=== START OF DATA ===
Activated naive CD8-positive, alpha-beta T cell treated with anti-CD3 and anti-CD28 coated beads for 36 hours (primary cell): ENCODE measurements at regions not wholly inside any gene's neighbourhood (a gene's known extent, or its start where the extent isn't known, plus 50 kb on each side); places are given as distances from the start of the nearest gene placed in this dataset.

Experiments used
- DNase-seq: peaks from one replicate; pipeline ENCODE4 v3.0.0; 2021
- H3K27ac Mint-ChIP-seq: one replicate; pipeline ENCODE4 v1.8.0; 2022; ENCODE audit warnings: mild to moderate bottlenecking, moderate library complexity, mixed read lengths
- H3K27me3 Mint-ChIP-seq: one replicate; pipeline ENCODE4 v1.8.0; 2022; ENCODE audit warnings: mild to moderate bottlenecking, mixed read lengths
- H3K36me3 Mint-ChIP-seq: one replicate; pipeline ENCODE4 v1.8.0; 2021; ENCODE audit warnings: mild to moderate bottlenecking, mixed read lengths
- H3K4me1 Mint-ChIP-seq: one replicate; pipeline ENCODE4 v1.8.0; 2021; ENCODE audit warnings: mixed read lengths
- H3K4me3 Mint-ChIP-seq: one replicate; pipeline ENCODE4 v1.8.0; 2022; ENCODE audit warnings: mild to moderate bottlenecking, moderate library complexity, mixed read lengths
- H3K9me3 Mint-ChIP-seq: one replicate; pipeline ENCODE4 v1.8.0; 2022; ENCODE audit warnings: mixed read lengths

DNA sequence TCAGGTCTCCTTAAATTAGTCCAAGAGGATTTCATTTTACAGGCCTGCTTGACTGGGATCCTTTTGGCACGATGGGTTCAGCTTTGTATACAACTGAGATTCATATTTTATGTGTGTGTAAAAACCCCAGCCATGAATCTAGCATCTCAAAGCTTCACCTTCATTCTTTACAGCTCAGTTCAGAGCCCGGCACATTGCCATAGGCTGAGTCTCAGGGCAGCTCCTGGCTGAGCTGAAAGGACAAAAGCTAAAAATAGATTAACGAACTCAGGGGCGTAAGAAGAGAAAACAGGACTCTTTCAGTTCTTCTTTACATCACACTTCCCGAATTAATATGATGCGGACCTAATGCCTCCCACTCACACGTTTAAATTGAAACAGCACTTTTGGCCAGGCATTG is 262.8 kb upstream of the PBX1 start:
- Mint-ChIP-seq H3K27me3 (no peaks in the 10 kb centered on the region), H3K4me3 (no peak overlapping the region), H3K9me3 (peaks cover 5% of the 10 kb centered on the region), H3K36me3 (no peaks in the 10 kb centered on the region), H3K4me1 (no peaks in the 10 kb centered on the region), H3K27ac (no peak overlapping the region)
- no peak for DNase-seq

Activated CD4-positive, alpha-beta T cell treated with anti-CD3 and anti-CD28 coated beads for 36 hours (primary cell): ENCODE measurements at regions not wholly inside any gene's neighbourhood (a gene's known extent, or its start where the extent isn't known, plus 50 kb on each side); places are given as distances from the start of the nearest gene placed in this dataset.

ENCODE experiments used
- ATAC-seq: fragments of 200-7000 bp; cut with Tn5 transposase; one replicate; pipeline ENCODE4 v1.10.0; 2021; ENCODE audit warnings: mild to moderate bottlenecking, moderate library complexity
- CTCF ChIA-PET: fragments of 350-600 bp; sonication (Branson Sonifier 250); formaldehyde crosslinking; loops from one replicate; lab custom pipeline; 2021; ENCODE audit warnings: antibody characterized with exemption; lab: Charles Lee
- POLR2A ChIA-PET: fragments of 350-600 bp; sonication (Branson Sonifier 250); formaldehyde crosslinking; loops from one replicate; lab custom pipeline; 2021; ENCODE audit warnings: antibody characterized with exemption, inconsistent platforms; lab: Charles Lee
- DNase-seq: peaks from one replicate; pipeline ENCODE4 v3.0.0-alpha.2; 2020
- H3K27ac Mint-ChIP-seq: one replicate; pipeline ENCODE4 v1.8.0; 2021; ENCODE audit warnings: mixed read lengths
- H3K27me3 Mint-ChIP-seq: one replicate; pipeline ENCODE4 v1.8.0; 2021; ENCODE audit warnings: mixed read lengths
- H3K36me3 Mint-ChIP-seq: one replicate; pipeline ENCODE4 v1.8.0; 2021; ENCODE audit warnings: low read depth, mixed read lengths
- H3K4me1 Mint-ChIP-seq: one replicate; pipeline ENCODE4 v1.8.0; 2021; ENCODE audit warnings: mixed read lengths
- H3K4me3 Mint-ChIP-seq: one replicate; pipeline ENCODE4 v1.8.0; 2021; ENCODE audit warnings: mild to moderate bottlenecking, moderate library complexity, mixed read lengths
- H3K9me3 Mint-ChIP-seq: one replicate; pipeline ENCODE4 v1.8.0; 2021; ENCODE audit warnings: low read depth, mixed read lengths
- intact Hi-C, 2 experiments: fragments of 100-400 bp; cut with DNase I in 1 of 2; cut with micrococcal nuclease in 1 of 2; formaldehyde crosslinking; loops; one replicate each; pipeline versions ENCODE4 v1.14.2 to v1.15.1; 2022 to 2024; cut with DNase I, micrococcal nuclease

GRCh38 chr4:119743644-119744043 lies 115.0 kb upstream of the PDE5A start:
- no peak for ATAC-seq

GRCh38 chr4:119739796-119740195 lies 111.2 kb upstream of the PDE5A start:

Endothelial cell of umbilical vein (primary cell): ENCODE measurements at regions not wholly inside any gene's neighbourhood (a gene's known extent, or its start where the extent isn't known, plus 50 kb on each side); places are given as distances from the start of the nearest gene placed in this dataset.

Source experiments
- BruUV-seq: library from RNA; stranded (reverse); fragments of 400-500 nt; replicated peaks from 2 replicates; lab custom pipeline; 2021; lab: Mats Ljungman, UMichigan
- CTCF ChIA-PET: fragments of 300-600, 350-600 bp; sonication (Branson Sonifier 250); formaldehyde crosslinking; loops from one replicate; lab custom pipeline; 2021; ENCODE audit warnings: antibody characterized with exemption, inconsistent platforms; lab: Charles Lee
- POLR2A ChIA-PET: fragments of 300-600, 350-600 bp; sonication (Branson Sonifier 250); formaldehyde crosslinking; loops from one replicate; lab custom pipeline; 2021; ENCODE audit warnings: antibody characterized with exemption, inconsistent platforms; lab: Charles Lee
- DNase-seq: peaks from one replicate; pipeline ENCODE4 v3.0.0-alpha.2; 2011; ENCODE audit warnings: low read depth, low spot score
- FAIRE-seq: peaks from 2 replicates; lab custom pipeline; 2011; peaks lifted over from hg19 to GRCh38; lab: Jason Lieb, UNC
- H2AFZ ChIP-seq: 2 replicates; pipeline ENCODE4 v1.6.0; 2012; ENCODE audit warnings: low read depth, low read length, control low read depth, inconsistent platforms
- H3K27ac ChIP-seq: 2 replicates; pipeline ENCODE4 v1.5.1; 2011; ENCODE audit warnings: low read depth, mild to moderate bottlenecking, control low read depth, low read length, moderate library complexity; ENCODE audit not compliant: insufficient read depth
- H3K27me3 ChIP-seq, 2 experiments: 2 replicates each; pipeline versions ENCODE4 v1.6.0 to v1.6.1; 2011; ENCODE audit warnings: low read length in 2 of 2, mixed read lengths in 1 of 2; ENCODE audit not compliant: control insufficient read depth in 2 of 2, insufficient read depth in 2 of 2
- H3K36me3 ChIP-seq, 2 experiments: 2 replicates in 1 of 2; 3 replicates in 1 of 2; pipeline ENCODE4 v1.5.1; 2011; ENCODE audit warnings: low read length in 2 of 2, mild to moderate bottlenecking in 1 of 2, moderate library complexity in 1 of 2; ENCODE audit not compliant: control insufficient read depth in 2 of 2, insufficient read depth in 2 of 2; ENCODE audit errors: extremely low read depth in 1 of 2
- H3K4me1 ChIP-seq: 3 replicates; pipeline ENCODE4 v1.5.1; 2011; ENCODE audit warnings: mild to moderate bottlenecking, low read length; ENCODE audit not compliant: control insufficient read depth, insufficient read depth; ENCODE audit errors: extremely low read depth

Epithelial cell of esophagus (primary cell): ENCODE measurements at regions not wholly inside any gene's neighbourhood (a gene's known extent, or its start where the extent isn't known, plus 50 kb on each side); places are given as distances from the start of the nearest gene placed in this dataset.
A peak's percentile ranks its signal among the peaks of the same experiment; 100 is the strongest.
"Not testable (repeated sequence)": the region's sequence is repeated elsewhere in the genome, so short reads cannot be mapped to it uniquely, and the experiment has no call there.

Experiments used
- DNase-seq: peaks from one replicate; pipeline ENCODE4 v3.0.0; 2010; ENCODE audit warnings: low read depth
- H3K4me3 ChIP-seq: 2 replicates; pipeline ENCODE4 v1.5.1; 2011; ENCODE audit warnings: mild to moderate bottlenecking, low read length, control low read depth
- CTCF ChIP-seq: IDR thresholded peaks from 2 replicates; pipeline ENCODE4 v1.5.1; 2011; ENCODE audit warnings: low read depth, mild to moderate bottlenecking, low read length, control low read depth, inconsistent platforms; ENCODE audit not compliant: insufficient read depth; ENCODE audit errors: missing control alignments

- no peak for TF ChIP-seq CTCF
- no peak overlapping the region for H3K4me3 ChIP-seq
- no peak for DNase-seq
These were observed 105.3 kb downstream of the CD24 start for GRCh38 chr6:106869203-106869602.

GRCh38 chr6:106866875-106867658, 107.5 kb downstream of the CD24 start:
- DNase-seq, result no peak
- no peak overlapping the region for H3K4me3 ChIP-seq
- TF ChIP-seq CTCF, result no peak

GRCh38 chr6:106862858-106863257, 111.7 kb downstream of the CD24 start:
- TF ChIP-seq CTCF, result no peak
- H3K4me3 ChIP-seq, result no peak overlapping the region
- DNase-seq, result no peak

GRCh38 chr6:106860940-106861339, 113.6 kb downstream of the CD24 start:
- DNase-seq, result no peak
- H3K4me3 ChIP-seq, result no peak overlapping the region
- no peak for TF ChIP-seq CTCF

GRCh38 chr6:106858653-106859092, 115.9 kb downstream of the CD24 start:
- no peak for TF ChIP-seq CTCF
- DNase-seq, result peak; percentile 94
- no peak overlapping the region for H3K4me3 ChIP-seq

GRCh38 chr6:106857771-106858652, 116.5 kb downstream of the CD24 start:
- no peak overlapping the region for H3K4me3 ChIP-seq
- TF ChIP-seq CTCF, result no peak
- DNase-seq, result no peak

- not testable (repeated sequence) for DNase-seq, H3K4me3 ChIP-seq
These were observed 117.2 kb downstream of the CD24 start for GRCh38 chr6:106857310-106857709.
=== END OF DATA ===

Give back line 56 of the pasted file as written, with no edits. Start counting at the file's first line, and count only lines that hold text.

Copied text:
GRCh38 chr6:106862858-106863257, 111.7 kb downstream of the CD24 start: